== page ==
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Public Radio's Environmental News Magazine (follow us on Google News)


Air Date: Week of

The offical end of summer is approaching. Labor Day has come and gone. For many folks, the long weekend meant a chance for one last walk along the beach. One such walk got Living On Earth's reporter John Rudolph to thinking. He sent us this reporters' notebook from the island of Martha's Vineyard.


CURWOOD: The Fall Equinox is approaching. Labor Day has come and gone. And for many folks the long weekend meant a chance for one last walk along the beach--one that took a bizarre twist for Living on Earth's John Rudolph, and he sent us this reporter's notebook from the island of Martha's Vineyard.

(Gull calls)

RUDOLPH: I found something unnerving among the usual flotsam and jetsam that washes up on the shore of Martha's Vineyard: balloons. Hundreds of balloons in all shapes, sizes, and colors. One afternoon on a mile-long stretch bordering the Atlantic Ocean, I collected more than 80 balloons in the surf and sand. I thought that would be the end of it, but a few days later my daughter Maya joined me on another beach expedition. Once again, the shore was littered with balloons. We stuffed our collection into a big plastic box that had also washed up.

(Footfalls in sand)

MAYA: This one says Class of ‘97. This one is in the shape of an American Flag. Um, this ribbon says Congratulations, so I think it's from a graduation.

RUDOLPH: Here's a balloon that has an American Flag pattern on it, and --

MAYA: I remember where I found that.

RUDOLPH: You do?

MAYA: It was in the water with a whole bunch of other balloons, and I swam out. We were just leaving the beach, and I think I had my clothes on, and I swam out and got them and put them in the bag.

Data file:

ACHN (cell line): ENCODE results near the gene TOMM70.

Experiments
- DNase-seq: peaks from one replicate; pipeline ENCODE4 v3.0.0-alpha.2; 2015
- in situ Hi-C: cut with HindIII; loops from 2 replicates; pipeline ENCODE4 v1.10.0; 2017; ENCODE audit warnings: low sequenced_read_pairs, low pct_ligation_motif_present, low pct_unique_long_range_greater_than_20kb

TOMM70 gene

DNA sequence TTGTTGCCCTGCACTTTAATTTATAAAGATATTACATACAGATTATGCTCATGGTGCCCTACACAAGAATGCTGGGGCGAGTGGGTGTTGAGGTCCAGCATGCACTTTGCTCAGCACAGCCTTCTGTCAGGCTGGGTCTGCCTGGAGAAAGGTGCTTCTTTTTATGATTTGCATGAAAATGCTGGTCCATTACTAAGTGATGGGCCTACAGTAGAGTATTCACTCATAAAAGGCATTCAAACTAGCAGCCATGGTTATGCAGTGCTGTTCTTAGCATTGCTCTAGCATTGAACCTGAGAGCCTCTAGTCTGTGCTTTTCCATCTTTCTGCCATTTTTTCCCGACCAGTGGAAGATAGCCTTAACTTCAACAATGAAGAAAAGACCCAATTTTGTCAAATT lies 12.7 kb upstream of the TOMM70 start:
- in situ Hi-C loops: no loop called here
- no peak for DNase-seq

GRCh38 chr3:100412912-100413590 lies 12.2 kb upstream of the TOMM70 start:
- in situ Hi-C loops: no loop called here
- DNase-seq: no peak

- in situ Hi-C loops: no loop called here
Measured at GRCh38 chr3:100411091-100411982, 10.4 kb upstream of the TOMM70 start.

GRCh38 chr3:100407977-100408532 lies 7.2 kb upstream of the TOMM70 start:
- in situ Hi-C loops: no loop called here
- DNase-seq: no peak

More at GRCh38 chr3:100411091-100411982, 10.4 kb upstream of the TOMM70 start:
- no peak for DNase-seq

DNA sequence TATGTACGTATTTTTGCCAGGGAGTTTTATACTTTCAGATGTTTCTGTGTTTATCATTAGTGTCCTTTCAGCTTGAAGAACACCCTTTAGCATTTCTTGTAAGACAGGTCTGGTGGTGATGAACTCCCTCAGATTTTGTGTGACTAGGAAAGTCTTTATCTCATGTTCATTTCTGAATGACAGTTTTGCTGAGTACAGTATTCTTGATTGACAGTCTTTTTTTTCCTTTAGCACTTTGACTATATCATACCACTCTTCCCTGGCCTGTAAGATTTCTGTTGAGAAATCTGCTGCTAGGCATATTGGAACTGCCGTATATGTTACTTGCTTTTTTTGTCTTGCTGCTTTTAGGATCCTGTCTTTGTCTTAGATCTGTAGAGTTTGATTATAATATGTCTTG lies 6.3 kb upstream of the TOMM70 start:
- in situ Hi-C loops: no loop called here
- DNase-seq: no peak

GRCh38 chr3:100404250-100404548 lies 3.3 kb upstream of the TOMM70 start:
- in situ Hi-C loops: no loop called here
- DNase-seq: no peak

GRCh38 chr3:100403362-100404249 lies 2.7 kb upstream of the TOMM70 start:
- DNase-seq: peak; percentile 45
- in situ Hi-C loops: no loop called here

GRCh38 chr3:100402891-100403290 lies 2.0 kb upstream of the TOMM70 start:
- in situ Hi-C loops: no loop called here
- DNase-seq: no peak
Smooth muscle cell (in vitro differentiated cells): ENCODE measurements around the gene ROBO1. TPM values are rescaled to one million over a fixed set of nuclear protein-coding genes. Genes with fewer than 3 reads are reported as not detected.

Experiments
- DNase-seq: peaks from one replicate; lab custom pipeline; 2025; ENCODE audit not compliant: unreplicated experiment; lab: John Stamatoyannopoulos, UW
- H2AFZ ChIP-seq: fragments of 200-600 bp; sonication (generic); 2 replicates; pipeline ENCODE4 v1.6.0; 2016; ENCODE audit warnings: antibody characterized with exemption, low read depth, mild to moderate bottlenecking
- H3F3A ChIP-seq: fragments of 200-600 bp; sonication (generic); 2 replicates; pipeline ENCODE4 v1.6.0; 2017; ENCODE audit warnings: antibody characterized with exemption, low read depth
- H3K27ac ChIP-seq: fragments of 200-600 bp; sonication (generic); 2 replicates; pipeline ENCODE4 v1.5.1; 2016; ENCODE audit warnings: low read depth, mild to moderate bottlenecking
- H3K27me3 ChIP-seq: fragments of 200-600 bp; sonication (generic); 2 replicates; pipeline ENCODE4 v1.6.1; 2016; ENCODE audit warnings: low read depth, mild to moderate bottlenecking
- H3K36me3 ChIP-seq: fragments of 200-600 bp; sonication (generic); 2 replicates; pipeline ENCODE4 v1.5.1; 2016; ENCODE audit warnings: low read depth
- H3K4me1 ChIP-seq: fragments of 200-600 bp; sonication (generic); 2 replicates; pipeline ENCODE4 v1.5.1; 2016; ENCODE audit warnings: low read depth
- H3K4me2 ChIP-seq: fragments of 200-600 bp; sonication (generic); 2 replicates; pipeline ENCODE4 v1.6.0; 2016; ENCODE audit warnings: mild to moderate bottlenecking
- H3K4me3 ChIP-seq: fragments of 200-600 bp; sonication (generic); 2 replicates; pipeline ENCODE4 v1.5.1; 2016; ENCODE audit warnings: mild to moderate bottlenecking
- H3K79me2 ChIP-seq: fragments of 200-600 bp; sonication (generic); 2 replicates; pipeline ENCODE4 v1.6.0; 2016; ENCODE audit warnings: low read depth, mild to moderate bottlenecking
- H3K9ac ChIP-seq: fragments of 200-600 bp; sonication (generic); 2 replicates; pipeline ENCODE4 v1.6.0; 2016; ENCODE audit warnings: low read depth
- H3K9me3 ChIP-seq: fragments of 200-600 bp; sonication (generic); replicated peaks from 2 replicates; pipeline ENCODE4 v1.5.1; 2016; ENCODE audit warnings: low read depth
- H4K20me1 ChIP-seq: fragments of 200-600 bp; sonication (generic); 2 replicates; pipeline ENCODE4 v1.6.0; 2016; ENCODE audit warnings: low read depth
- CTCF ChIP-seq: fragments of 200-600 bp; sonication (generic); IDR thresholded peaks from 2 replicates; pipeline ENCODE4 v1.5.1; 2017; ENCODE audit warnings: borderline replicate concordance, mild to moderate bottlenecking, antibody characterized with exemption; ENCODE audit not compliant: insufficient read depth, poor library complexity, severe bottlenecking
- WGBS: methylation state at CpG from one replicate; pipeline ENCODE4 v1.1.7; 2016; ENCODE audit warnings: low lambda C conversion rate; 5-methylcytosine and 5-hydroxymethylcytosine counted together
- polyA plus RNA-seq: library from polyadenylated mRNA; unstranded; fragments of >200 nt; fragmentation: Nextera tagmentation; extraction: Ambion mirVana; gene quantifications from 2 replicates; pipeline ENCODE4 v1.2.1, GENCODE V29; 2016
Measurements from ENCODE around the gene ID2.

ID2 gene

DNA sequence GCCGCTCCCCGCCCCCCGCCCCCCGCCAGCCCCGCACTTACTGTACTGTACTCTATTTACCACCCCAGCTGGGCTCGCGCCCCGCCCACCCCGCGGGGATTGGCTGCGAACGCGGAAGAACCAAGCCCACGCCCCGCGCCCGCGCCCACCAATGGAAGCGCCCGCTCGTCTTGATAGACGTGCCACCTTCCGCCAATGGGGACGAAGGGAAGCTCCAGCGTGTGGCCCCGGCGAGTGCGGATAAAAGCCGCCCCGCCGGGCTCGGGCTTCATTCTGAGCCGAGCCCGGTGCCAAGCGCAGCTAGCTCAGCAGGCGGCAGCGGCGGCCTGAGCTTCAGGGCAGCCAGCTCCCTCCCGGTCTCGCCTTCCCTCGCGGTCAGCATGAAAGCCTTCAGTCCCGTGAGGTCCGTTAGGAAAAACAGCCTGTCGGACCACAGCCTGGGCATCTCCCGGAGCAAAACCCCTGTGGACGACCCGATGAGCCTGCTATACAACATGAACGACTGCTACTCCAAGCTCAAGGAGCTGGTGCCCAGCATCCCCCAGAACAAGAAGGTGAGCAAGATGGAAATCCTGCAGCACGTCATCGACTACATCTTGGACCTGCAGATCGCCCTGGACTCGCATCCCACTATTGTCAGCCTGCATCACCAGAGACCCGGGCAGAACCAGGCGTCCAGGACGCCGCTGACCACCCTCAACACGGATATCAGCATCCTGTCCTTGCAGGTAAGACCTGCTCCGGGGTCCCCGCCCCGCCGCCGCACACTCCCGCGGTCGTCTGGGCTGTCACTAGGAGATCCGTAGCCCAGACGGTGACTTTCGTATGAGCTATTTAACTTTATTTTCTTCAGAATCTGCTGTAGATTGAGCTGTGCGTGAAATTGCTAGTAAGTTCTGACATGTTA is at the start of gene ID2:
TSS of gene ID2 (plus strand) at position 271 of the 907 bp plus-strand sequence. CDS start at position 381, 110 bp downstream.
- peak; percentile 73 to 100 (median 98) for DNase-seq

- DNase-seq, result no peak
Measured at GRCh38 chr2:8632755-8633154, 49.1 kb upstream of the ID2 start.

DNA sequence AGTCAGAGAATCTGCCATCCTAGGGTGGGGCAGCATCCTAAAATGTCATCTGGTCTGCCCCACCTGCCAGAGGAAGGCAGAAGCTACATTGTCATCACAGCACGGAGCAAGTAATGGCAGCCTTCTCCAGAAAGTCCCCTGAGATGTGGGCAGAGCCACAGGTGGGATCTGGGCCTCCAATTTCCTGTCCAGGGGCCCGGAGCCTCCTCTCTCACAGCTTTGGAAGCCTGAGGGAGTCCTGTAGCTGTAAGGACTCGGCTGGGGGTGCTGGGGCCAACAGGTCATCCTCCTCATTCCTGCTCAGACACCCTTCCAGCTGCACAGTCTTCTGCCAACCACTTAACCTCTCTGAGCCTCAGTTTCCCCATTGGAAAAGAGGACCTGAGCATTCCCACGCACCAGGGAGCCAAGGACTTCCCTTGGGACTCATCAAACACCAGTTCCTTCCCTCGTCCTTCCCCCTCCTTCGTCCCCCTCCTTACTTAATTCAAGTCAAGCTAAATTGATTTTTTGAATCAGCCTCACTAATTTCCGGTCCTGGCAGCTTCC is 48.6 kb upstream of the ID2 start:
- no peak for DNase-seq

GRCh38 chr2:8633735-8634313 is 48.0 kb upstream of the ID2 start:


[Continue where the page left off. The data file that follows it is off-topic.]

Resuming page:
RUDOLPH: No one knows for sure where all these balloons came from. Probably a combination of wind and tides brought them to this particular stretch of beach. Chances are they were released at happy occasions, parties or county fairs. A balloon floating through the air is such a joyful and innocent sight. But when it's deflated and lying on the beach, well, that's another story. I showed my discovery to my friend Jonathan. He's a rabbi and good at seeing the big picture.

JONATHAN: Well you know, when you think of balloons, you think of the hot air balloon, which is a beautiful sight. But that seems to me something that's used over and over again. But a balloon just seems--someone's instant satisfaction. It's there and you see it go away, like sending a rocket up into the sky. But then it's gone and it turns into garbage. (Laughs) Just turns into garbage.

RUDOLPH: There are people who get paid to think about the impact balloons have on the environment. And not surprisingly, the experts disagree. The Center for Marine Conservation in Washington, DC, says animals like sea turtles ingest balloons, sometimes leading to starvation and death. Seven states actually have laws that prohibit or restrict balloon releases for environmental and public safety reasons. On the other hand, the Balloon Council, a group representing balloon manufacturers, says there's no evidence that balloons kill sea mammals. A spokeswoman for the group called reports of these kinds of deaths a sort of urban myth. Well, myth or not, this beach on Martha's Vineyard was strewn with balloons. And even if no animals died it reminds me that every act of man has consequences, even the innocent release of a brightly-colored gas-filled balloon. I was also forced to acknowledge that as the world becomes more crowded, the likelihood increases that my actions will affect someone else. Sort of like stepping on a stranger's toe in a packed elevator.

I try to be conscious of this as I go about my daily routine. It's not always easy. But one thing is certain. The next time I get my hands on a balloon, I'm going to make sure it's tied down securely. For Living on Earth, I'm John Rudolph.

(Music up and under)

RUDOLPH: What you got there?

MAYA: Another balloon. (Splashes in the water) Come on, let's go see sand castles!



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